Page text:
league's deepest roster and an excellent, defensive minded head coach. I will never understand why he quit against Boston or why he handled his free agency decision so shabbily (I don't fault him for leaving Cleveland per se--he had the right to do so--but rather for the way he conducted himself and the way that he immediately recruited players to come to Miami after refusing for years to do so for the Cavs); however, those things do not change the reality that James has been the best regular season player in the NBA for the past three seasons (Kobe Bryant has dominated the playoffs during that period of time) and that James is the driving force behind the Heat's emergence as a legitimate championship contender.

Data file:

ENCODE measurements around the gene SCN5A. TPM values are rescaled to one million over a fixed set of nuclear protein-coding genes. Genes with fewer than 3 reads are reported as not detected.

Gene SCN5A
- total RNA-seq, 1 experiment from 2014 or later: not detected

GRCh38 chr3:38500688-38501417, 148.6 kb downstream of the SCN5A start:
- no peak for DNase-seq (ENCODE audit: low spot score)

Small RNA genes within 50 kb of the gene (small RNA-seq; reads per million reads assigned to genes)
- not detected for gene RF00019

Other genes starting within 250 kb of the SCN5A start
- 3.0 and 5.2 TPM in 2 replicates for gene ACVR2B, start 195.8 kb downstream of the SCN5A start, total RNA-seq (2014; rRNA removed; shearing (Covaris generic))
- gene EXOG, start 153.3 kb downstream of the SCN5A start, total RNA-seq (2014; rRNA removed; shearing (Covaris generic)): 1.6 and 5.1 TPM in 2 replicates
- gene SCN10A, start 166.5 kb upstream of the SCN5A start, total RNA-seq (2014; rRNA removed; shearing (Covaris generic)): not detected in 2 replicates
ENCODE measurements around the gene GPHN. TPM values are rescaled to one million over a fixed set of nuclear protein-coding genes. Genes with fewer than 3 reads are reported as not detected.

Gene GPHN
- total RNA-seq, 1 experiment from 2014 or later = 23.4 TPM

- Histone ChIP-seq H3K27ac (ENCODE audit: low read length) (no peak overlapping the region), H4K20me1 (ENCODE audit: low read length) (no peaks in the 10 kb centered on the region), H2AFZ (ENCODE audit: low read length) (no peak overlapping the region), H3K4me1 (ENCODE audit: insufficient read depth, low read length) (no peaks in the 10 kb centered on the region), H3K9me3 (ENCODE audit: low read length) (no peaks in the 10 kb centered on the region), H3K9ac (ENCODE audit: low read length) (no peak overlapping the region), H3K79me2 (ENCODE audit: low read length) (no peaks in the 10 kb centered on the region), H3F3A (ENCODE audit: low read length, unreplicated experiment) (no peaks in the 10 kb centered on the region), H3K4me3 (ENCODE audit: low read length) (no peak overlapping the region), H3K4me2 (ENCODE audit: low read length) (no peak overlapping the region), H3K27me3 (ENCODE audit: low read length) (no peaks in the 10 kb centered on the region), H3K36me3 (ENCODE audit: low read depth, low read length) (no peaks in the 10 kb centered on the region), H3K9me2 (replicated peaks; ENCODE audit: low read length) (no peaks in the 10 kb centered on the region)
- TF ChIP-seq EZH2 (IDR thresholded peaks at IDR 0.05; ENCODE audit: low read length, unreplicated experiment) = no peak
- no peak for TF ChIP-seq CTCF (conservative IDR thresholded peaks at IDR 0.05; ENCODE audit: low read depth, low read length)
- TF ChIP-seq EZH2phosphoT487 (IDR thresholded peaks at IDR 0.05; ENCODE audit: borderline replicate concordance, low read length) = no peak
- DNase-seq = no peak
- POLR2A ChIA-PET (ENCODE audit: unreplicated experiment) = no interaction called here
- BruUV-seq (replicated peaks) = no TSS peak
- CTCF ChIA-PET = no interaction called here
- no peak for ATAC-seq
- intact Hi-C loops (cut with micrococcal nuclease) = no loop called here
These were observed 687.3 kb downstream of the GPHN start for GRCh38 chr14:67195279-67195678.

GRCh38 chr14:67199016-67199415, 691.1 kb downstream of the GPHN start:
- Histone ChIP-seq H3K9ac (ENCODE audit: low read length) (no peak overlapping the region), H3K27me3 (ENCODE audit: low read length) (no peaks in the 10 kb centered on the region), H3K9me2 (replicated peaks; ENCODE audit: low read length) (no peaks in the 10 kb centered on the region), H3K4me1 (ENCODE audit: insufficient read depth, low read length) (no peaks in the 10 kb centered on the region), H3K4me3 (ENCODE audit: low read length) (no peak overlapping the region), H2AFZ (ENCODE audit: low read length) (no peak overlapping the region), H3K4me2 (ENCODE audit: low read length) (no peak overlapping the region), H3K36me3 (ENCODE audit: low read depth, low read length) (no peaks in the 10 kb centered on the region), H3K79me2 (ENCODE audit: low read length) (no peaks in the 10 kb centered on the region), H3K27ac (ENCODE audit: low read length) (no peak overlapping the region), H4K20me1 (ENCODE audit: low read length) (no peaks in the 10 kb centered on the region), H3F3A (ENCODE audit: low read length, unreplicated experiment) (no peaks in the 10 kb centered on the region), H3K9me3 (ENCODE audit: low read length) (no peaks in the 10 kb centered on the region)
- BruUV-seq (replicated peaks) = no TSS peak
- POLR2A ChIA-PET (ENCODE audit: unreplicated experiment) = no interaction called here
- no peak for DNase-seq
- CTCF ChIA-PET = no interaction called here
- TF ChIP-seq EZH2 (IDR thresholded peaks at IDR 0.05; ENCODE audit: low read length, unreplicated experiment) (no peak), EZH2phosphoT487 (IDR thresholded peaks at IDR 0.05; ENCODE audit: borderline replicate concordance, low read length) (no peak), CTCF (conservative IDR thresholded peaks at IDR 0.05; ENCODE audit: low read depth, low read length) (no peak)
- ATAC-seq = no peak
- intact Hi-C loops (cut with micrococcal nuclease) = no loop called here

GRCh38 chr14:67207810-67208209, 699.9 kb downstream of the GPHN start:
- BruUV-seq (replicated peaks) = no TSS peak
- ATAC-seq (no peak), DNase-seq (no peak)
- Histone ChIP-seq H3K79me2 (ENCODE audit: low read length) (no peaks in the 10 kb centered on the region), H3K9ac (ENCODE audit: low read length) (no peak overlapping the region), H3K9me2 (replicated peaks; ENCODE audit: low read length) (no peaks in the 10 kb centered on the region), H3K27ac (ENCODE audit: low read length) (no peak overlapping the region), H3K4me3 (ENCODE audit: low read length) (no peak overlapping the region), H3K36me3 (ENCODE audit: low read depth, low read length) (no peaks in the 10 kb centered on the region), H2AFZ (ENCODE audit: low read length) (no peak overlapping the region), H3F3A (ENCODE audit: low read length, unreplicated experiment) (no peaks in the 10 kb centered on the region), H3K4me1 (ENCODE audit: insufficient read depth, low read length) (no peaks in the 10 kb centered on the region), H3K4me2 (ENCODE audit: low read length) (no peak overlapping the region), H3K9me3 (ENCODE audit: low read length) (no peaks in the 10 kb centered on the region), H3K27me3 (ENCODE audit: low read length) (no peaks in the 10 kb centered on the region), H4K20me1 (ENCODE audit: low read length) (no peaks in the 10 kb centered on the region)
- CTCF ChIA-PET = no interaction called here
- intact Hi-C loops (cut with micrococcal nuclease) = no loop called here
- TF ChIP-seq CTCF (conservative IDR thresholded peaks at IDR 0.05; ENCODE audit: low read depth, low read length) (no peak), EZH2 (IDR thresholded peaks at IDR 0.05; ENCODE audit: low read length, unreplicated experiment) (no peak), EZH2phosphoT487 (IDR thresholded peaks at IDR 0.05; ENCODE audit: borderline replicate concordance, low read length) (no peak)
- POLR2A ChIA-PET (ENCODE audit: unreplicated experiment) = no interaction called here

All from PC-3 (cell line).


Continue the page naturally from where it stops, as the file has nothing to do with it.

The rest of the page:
The way that James ended his Cleveland career made me skeptical about whether he has the right mindset to be a champion but I never doubted that he possesses the necessary talent and skill set to lead a team to championship if he is focused on that goal. The Bulls still have one more chance to get back in the Eastern Conference Finals--game four is obviously a must win situation for them--and even if the Heat get past the Bulls they will face a tough challenge in the NBA Finals but James is now just six wins away from inducing lot of media members to engage in significant historical revisionism; a Heat championship would supposedly justify the "Decision" and define who is the man on the Heat, even though the truth is that the "Decision" was wrong even if James wins 10 championships and even though James has clearly been the man on the Heat all along.
posted by David Friedman @ 4:40 PM